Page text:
Essink, Karel; Dekkler, Rob (2002) General patterns in invasion ecology tested in the Dutch Wadden Sea: the case of a brackish-marine polychaetous worm, Biological Invasions 4: 359-368

Ezhova, Elena; Spirido, Olga (2005) Patterns of spatial and temporal distribution of the Marenzelleria cf. viridis population in the lagoon and marine environment in the southeastern Baltic Sea, Oceanological and Hydrobiological Studies 34(Suppl. 1): 209-226

Ezhova, Elena; Zmudzinski, Ludwik; Maciejewska, Krystyna (2005) Long-term trends in the macrobenthos of the Vistula Lagoon, southeastern Baltic Sea. Species composition and biomass distribution, Bulletin of the Sea Fisheries Institute (Poland) 1: 55-73

Fairey, Russell; Dunn, Roslyn; Sigala, Marco; Oliver, John (2002) Introduced aquatic species in California's coastal waters: Final Report, California Department of Fish and Game, Sacramento. Pp. <missing location>

Ferrando, Agustina; Mendez, Nuria (2010) Checklist of soft-bottom polychaetes (Annelida: Polychaeta) of the coastal lagoon Estero de Urias (Sinaloa, Mexico), Marine Biodiversity Records 3: e91

George, J. David (1966) Reproduction and early development of the spionid polychaete, Scolecolepides viridis (Verrill)., Biological Bulletin 130(1): 76-93

Gollasch, Stephan; Nehring, Stefan (2006) National checklist for aquatic alien species in Germany., Aquatic Invasions 1(2): 245-269

Granberg, Maria E.; Gunnarson, Jonas, S.; Hedman, Jenny E.; Rosenberg, Rutger; Jonsson, Per (2008) Bioturbation-driven release of organic contaminants from Baltic Sea sediments mediated by the invading polychaete Marenzelleria neglecta, Environmental Science and Technology 42: 1058-1065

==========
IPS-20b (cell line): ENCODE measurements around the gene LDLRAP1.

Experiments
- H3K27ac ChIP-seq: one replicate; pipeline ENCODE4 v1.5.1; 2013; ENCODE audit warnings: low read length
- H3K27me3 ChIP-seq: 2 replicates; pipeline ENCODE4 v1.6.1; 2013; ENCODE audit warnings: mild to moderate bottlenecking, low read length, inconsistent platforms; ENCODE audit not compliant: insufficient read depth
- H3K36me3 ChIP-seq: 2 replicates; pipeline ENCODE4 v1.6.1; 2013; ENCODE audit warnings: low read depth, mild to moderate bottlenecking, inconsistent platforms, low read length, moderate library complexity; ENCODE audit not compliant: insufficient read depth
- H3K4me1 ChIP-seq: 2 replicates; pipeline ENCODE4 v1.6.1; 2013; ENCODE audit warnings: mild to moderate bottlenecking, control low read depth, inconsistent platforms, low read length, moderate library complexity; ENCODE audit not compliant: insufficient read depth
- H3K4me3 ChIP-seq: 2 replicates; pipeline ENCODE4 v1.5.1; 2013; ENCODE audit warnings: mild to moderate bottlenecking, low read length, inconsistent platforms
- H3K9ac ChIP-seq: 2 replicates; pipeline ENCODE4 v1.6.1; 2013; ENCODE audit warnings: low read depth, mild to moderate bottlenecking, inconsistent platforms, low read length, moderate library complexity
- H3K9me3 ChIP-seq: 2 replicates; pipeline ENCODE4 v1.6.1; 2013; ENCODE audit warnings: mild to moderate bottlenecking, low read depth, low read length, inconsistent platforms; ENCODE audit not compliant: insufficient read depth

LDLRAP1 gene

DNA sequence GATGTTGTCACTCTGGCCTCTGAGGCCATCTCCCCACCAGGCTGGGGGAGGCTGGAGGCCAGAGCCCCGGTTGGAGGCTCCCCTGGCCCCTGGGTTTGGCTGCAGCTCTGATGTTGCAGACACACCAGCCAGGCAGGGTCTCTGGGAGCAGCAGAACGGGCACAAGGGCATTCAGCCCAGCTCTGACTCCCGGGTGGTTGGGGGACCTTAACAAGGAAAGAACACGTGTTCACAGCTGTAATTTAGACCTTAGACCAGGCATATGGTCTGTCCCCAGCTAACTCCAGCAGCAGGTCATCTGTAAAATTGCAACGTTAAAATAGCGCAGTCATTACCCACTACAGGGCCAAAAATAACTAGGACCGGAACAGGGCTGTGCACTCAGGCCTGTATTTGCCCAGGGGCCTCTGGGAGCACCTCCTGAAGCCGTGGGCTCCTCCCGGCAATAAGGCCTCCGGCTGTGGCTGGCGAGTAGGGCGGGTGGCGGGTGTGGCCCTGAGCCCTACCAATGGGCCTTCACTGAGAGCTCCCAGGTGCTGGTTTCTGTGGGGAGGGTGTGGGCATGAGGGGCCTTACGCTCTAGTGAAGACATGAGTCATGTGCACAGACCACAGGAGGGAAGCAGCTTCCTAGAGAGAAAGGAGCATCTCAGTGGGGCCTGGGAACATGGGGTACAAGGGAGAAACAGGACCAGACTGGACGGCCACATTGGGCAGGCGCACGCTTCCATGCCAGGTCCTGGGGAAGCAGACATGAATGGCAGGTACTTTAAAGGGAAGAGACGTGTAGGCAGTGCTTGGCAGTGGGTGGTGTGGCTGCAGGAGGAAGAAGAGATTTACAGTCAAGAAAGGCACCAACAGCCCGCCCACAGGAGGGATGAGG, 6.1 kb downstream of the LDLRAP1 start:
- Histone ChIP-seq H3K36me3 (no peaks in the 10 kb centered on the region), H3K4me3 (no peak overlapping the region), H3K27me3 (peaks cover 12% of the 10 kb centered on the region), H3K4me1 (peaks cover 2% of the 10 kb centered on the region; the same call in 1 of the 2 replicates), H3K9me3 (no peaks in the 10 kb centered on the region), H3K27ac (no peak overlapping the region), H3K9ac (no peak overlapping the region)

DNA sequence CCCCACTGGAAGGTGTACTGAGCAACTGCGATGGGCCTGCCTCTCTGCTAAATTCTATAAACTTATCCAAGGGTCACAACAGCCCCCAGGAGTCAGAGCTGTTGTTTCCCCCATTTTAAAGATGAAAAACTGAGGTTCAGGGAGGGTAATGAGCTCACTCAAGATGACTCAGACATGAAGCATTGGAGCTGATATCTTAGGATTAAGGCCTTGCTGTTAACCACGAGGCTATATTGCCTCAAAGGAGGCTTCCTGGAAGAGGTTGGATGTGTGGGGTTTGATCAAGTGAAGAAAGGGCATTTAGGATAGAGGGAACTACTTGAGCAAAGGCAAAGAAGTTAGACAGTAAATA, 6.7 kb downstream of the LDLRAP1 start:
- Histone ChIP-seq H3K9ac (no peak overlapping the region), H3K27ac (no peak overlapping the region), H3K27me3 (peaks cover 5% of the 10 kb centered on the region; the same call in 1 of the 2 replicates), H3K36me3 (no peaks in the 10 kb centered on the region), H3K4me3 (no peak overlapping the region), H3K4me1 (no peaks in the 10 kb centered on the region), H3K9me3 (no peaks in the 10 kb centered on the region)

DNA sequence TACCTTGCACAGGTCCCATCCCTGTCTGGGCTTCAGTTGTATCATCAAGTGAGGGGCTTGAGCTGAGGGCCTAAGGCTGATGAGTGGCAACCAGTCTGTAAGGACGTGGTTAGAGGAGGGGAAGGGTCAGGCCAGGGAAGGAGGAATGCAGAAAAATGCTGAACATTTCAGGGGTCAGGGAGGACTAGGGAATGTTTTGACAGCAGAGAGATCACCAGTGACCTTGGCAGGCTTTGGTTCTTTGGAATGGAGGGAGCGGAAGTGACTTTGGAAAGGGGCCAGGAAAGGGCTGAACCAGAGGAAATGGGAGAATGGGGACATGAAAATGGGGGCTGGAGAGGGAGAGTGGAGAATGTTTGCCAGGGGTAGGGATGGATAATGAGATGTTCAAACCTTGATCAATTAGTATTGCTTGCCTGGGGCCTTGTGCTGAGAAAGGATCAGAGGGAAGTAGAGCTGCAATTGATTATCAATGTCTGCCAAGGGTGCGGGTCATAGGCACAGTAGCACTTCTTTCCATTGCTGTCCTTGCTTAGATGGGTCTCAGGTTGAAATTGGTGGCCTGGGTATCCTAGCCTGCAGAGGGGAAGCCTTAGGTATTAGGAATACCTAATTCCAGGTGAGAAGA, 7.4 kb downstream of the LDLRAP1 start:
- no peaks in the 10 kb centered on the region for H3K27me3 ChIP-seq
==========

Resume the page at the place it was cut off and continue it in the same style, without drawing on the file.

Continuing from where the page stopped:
Hedman, Jenny E.; Gunnarsson, Jonas S.; Samuelsson, Göran; Gilbert, Franck (2011) Particle reworking and solute transport by the sediment-living polychaetes Marenzelleria neglecta and Hediste diversicolor, Journal of Experimental Marine Biology and Ecology 407: 294-301

Hewitt, Judi E.; Norkko, Joanna; Kauppi, Laura; Villnäs, Anna; Norkko, Alf (2016) Species and functional trait turnover in response to broad-scale change and an invasive species, Ecosphere 7(3): e01289

Hietanen, Susanna; Laine, Ari O.; Lukkari, Kaarina (2007) The complex effects of the invasive polychaetes Marenzelleria spp. on benthic nutrient dynamics., Journal of Experimental Marine Biology and Ecology 352: 89-102

Holopainen, Reetta; Lehtiniemi, Maiju; Meier, H. E. Markus; Albertsson, Jan; Gorokhova, Elena; Kotta, Jonne; Viitasalo, Markku (2016) Impacts of changing climate on the non-indigenous invertebrates in the northern Baltic Sea by end of the twenty-first century, Biological Invasions Published online: <missing location>

Jaspers, Cornelia; Titelman,Josefin; Hansson, Lars Johan; Haraldsson, Matilda; Ditlefsen, Christine Røllike (2011) The invasive ctenophore Mnemiopsis leidyiiposes no direct threat to Baltic cod eggs and larvae, Limnology and Oceanography 56(2): 431-439

Jones, Nicole L.; Thompson, Janet K.; Arrigo, Kevin R.; Monismith, Stephen G. (2009) Hydrodynamic control of phytoplankton loss to the benthos in an estuarine environment, Limnology and Oceanography 54(3): 952-969

Josefson, Alf B.; Norkko, Joanna; Norkko, Alf (2012) Burial and decomposition of plant pigments in surface sediments of the Baltic Sea: role of oxygen and benthic fauna, Marine Ecological Progress Series 455: 33-49

Karlson, Agnes M. L.; Gorokhova, Elena; Elmgren, Ragnar (2015) Do deposit-feeders compete? Isotopic niche analysis of an invasion in a species-poor system, Scientific Reports 15: srep09715

Karlson, Agnes M. L.; Naslund, Johan; Ryden, Sara Blomgren; Elmgren, Ragnar (2011) Polychaete invader enhances resource utilization in a species-poor system, Oecologia 166: 1055-1065

Kotta, Jonne and 6 authors (2006) Ecological consequences of biological invasions: three invertebrate case studies in the north-eastern Baltic Sea., Helgoland Journal of Marine Research 60: 106-112